The historic moment was marred by controversy, as Williams grew increasingly incensed at chair umpire Carlos Ramos for assessing her code violations and ultimately said that officials did not treat men so harshly.

The first code violation was for coaching, after her coach Patrick Mouratoglou gestured to her, and resulted in only a warning. Williams told Ramos that she “never cheats.” A few games later, Williams broke her racket, earning a point penalty. When she called Ramos “a thief” for stealing the point from her during a prolonged rant, she was given a game penalty.

At that point Williams called for the tournament referee and supervisor, and complained that her punishment was not fair.

“There are men out here that do a lot worse, but because I’m a woman, because I’m a woman you’re going to take this away from me?” she said. “That is not right.”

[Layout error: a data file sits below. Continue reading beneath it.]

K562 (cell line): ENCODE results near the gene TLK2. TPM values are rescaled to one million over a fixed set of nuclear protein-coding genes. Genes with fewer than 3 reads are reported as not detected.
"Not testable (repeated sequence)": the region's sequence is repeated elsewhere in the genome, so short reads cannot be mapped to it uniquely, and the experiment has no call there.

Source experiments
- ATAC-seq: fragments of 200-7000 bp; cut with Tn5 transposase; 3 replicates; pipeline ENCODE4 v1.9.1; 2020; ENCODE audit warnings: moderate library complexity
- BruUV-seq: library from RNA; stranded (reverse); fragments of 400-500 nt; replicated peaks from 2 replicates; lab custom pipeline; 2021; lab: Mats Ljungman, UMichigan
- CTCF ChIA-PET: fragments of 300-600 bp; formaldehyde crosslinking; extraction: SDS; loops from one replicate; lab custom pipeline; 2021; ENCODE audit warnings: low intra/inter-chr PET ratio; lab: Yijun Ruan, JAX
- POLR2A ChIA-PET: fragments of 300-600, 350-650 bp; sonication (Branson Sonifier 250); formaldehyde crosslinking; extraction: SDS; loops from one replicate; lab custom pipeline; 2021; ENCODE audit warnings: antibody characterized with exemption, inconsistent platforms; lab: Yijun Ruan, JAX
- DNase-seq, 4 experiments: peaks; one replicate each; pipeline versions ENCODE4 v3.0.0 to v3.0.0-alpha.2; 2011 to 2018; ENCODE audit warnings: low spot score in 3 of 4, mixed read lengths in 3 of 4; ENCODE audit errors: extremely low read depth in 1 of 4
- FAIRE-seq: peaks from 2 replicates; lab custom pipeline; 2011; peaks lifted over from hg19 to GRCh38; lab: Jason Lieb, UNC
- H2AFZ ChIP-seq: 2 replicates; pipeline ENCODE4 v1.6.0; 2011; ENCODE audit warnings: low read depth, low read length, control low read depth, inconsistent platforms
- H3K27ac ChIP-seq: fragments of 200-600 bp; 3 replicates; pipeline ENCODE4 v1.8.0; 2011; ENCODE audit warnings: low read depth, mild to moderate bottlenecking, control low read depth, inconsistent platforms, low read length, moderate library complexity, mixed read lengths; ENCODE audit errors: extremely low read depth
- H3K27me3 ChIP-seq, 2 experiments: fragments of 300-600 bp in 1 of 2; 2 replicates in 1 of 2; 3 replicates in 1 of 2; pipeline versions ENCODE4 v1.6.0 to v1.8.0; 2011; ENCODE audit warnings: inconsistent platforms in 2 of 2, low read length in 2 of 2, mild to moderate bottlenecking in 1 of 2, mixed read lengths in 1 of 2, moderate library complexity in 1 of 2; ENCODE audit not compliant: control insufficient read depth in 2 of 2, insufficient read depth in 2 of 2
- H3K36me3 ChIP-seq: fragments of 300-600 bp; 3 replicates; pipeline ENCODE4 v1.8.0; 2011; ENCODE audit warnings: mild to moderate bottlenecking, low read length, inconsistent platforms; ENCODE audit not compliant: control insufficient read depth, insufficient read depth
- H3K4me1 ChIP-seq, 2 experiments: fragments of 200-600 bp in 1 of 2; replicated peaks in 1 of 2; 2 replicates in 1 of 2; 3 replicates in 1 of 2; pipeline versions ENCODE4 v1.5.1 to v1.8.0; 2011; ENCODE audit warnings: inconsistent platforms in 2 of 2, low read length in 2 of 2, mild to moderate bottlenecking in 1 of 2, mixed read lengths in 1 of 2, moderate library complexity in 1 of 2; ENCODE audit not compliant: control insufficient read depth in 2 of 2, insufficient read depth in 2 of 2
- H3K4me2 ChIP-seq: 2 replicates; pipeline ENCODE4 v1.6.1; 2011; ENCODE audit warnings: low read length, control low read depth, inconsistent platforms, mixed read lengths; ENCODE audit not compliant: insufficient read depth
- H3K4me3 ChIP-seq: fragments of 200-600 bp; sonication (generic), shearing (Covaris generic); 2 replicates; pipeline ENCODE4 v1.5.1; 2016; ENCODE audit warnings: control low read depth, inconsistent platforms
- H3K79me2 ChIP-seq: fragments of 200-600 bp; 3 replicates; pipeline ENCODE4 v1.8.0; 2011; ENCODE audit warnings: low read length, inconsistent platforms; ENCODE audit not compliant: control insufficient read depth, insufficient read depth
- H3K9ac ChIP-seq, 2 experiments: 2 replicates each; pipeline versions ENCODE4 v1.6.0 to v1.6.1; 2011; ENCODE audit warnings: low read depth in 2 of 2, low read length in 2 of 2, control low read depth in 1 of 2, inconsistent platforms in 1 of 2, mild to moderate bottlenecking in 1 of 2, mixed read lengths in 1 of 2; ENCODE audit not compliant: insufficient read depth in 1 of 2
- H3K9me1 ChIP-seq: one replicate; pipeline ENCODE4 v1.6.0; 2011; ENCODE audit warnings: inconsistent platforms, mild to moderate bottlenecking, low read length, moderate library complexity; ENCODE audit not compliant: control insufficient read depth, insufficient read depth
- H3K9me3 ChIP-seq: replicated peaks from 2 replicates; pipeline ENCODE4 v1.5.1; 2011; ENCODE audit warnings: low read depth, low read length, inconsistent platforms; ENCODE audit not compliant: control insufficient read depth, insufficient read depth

Osaka finished the match with a service winner and covered her eyes with her visor. The two embraced at the net, and then Williams started back at Ramos again: “Can I get an apology?”

The crowd inside Ashe Stadium booed lustily as the trophy ceremony began, drowning out both ESPN’s Tom Rinaldi and USTA President Katrina Adams.

Osaka began to cry, but it didn’t appear to be the tears of joy typical of a champion.

“No more booing,” Williams pleaded with the crowd, asking them to appreciate Osaka’s feat.

Osaka barely smiled through the ceremony, thanked the crowd for watching, and apologized that their favorite didn’t win.

She didn’t answer when Rinaldi asked, “How does the reality differ from your dreams?” It’s safe to say it did, considerably.

This article originally appeared in The New York Times.

Ben Rothenberg © 2018 The New York Times